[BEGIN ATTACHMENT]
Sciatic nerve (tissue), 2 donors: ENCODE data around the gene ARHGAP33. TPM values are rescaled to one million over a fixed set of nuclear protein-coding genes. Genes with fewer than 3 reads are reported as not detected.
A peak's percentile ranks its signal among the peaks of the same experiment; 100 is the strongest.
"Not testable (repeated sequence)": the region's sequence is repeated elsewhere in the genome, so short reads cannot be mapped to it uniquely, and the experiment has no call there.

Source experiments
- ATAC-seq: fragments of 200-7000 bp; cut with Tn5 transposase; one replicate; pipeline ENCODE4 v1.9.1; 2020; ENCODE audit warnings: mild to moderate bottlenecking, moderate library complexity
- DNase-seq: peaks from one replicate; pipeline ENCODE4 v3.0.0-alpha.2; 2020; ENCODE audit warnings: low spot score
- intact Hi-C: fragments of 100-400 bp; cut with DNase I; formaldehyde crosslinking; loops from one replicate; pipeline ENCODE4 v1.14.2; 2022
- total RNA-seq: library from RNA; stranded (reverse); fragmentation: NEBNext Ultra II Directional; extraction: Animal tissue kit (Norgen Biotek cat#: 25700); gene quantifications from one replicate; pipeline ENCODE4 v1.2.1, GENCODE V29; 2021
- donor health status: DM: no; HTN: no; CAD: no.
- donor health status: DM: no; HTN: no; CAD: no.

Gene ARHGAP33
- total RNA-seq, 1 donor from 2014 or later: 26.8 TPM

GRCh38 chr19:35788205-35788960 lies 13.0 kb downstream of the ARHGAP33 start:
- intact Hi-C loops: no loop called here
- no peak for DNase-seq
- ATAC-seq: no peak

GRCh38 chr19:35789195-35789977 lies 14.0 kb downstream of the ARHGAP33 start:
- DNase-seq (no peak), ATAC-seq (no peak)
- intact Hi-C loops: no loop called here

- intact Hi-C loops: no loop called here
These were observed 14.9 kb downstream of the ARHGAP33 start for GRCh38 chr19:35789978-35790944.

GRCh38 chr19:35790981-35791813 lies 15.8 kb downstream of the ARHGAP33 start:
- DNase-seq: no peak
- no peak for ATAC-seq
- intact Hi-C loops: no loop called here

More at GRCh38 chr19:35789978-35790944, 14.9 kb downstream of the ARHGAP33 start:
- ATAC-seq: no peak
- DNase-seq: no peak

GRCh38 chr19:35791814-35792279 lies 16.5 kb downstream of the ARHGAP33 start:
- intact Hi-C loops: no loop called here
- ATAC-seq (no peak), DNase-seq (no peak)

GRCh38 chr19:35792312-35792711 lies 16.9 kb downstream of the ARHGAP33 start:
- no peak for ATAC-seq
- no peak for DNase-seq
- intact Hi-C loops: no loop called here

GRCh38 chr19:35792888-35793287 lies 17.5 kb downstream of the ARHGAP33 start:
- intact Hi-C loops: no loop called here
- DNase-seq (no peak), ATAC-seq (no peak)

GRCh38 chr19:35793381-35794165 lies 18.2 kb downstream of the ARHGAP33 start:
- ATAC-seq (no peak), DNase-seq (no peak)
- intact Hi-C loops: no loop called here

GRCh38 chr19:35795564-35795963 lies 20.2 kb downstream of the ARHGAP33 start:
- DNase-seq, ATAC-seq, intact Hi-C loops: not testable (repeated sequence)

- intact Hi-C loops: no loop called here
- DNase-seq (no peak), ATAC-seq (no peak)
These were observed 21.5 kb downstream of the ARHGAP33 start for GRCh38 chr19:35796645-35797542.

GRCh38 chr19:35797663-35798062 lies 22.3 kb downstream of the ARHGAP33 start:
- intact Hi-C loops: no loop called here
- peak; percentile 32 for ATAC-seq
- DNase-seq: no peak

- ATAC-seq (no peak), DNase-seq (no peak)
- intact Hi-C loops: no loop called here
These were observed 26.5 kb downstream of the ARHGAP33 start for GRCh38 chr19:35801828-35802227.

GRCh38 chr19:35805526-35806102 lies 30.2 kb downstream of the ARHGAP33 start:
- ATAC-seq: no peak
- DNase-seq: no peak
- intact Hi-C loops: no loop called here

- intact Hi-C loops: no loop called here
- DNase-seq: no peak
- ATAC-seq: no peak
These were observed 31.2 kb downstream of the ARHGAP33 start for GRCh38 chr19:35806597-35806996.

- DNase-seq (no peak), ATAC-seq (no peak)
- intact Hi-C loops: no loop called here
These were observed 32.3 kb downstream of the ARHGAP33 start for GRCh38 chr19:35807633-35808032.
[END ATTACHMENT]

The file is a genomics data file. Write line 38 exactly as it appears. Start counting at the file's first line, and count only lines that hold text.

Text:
- DNase-seq (no peak), ATAC-seq (no peak)